I just ordered a Nikon D850. It’s times like this that I really miss my dad. He would really really enjoy talking about, debating Nikon and Canon, and especially playing with a new camera like that, and comparing it to his Canon 5D Mark II. 

One of the last times we worked at the gallery together, I think it was on a Monday. In Ocean Shores, there were no customers. We tested mirror lenses all day! His Nikkor 1000mm f/11, his Vivitar Series 1 600mm f/8, and my Nikkor 500mm f/8. 

We bought a Nikon PC lens together, an 85mm f/2.8 PC Micro. He wanted to photograph an extreme close up of a sand dollar in sand with it. It’s the lens that I’m using now to do all of my Calla Lili photographs. He would love the way I work, in LiveView, tilting the lens, and zooming in on the screen to focus, like a loupe on a view camera. 

I remember him teaching me about banquet table focusing when I was about 13 or 14. That’s where you tilt your view camera, your film plane, and lens plane in such a way that your focal plane is all along the table. The next day, I believe, I had the Super Cambo 4x5 view camera with a lens that I had no business touching (I can’t remember which lens it was, but it had a lotta glass.) at the foot of the stairs up to his office. He almost got really mad, but I convinced him to look at the Polaroid I had taken. 

He said, “You used a Polaroid??”

“Yes, but look, the banister is really sharp all the way!! And I only used three sheets!” I said.

He looked at the instant print, and sure enough, the banister was very sharp from about a foot from the lens to like twelve feet from the lens. He really couldn’t get that angry, in fact, he was impressed.

“You ought to make it a portrait of yourself, you could string a cable release up there, and stand around the corner, and lean out. I’ll get another couple sheets of Polaroid Film.” He shook his head as he walked away.

He was my father, but since I was twelve and entered my first Professional Photographers of Washington competition, he was also my peer. 

You know, it was good and bad. Having your father honestly critique your prints that you made when you were thirteen. “Well, that looks a pile of shit.” Yep, I was his peer. 

As much as he taught me, he made sure I had other influences than him. And I loved that I saw just a little bit of my influence in his work every great once in awhile.

We would have had a lot of fun with the D850. I’ll smile as I fiddle with tilting the lens plane on the 85mm, and think of him.
December 27, 2016

As far as digital photography goes, My father liked the 4 and 8 GB Compact Flash cards. They would allow him to shoot about 75 to 200 RAW exposures.  They were cheap, and easy to come by, and he had about a million of them.  I love having 32GB SD cards. They bring back memories of the past. See, I have a 24.2 megapixel Nikon D600, and when I put a 32GB card in it, it says I have 590 RAW exposures, but when I get 620 images on one, it still says I have 100 more. So, I could feasibly get 720 images on one 32GB SD card. I know it’s kind of stupid to fill up an SD card, and I have never done it. But, 720 is kind of a magic number for me. We used to travel with 20 rolls of Kodachrome 64 still in the cellophane sleeve they came in. If you multiply 36 exposures by 20…you get 720. My camera case had a film compartment that could take 2 sleeves. 20 rolls of Kodachrome 64, and 20 rolls of Kodachrome 200.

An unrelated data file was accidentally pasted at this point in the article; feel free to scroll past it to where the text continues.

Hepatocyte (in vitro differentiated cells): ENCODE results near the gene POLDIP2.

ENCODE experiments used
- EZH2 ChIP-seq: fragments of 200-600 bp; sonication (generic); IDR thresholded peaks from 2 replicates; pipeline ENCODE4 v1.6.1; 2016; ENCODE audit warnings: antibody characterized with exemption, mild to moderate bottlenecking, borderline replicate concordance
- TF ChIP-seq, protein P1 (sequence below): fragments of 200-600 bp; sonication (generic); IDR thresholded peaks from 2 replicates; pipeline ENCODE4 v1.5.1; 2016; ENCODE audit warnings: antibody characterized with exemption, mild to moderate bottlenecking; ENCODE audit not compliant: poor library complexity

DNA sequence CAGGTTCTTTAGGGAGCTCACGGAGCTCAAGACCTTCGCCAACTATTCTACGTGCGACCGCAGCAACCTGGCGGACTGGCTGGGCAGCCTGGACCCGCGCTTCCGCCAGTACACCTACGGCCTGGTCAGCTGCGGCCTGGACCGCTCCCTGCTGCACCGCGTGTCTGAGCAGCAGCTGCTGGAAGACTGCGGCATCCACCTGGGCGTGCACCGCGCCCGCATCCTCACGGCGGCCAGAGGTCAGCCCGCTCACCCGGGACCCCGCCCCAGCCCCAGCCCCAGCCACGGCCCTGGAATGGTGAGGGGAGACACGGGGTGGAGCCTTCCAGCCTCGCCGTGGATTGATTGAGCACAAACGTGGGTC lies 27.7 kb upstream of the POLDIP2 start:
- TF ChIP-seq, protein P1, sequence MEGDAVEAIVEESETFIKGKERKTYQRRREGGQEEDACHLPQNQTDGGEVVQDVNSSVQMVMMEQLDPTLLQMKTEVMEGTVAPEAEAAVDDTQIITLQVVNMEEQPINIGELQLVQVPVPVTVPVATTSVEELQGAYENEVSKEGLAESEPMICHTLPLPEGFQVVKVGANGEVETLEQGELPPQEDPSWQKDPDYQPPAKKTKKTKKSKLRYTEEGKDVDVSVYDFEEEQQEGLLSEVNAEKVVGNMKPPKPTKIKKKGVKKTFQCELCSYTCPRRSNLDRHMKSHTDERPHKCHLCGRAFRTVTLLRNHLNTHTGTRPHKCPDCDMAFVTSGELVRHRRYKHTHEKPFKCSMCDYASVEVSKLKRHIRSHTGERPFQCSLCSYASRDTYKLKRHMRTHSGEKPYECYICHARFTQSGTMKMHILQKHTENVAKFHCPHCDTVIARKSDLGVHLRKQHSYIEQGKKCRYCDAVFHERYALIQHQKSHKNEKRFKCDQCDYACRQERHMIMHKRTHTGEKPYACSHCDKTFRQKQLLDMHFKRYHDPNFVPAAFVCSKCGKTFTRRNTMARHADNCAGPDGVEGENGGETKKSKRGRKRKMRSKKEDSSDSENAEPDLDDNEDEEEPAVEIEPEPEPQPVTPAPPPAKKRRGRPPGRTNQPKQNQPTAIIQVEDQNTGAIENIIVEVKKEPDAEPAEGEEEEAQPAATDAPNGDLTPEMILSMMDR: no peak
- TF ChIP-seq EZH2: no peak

Of course, we would have to have other film. I would always make sure and take a few rolls of T-Max 3200, because with an ISO of 3200 the X-ray would damage that film and it would force a hand check. And we were all about the hand check. 

See, back in the film days, airport security wanted to send film through the X-ray. They said it wouldn’t hurt anything. And it was true, they got the X-ray high tech enough that one pass wouldn’t really effect normal film much at all. That wasn’t what made us nervous. It was that we might have to go out of the secure area if a connecting flight was in the mix, so film might be subjected to two or three passes through the X-ray on the way back in, and then we had the return trip to worry about. Every time it went under the invisible radiation, past once, it would take a little bit more off the edge of the contrast, the saturation, and the shadow detail. 

So, it was very important to have, first, at least one roll of T-Max 3200. Second, as much of your film still in factory sealed cellophane sleeves, because that would be one object instead of twenty. Third, for any single rolls you might be carrying, keep them in the boxes they came in. 

This is the stuff we loved talking about. Film speeds, X-ray technology, and ways around it.

My father, and Gene Hattori devised taking many Fuji Film translucent plastic 35mm film containers and hot-glueing them together. If two were glued together bottom to bottom, and then several of those were glued together side to side to side, they looked like some sort of ammo clip or something. But the film can be plainly seen through the containers. Dad and I both bought hot glue guns. We made groups of four, six, eight, ten, and twelve. My dad liked the clips of 4, I liked the clips of 8, and Gene, he liked 12. They made it through security great, much faster to hand check than individual rolls.

This was back when it was called Airport Security, not TSA. Back when it was not mandatory to be checked in an hour before the flight.